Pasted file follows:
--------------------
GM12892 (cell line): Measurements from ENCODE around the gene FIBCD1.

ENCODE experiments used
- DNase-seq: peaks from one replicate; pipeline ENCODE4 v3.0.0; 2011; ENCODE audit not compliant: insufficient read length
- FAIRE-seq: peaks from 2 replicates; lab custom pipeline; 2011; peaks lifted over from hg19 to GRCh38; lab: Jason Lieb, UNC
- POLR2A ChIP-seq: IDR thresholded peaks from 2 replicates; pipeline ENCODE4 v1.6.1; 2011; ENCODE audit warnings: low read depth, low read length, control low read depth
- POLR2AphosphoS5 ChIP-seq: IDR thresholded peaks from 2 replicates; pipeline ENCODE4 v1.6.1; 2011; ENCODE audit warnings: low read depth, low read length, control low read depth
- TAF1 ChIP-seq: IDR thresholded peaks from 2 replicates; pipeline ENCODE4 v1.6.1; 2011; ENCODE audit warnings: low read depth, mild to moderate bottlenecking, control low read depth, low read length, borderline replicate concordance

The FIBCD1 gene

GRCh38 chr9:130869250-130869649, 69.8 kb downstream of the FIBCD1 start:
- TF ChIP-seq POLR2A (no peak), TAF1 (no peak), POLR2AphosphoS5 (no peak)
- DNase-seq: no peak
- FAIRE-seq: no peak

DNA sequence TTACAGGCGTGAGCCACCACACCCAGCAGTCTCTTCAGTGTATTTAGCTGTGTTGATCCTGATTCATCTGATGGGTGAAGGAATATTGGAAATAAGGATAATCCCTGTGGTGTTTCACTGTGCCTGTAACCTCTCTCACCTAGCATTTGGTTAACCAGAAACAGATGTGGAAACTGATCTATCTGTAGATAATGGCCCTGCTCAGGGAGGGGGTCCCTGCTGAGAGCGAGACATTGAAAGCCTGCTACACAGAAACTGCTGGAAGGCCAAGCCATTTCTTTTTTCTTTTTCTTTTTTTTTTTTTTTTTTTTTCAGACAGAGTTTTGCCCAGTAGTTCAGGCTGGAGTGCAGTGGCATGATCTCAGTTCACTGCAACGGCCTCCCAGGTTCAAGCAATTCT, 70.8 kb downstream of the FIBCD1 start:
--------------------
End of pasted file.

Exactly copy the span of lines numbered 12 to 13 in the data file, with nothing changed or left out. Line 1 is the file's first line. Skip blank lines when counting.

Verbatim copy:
- FAIRE-seq: no peak

DNA sequence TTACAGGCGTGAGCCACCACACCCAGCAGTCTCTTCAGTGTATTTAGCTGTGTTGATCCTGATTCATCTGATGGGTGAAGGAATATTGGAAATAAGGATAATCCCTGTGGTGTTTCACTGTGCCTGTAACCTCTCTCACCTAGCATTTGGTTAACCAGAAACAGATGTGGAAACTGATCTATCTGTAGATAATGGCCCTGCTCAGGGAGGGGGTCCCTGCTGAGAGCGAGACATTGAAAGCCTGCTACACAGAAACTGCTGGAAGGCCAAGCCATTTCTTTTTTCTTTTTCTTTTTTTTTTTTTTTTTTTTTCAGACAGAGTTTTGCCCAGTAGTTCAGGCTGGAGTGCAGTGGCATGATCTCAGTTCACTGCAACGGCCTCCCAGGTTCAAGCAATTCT, 70.8 kb downstream of the FIBCD1 start: